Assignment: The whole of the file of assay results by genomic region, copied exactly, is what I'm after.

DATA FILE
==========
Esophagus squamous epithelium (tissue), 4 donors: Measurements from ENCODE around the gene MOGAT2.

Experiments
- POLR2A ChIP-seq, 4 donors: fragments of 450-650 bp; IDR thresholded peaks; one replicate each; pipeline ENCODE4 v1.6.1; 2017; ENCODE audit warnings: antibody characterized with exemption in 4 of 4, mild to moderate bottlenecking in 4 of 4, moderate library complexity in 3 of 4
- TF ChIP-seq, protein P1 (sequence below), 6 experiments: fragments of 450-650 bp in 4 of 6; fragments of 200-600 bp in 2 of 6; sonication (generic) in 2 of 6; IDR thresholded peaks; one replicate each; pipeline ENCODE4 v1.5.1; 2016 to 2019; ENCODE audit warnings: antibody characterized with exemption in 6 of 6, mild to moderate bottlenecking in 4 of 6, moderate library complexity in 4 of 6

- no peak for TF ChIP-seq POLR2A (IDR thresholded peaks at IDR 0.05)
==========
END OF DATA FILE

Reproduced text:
Esophagus squamous epithelium (tissue), 4 donors: Measurements from ENCODE around the gene MOGAT2.

Experiments
- POLR2A ChIP-seq, 4 donors: fragments of 450-650 bp; IDR thresholded peaks; one replicate each; pipeline ENCODE4 v1.6.1; 2017; ENCODE audit warnings: antibody characterized with exemption in 4 of 4, mild to moderate bottlenecking in 4 of 4, moderate library complexity in 3 of 4
- TF ChIP-seq, protein P1 (sequence below), 6 experiments: fragments of 450-650 bp in 4 of 6; fragments of 200-600 bp in 2 of 6; sonication (generic) in 2 of 6; IDR thresholded peaks; one replicate each; pipeline ENCODE4 v1.5.1; 2016 to 2019; ENCODE audit warnings: antibody characterized with exemption in 6 of 6, mild to moderate bottlenecking in 4 of 6, moderate library complexity in 4 of 6

- no peak for TF ChIP-seq POLR2A (IDR thresholded peaks at IDR 0.05)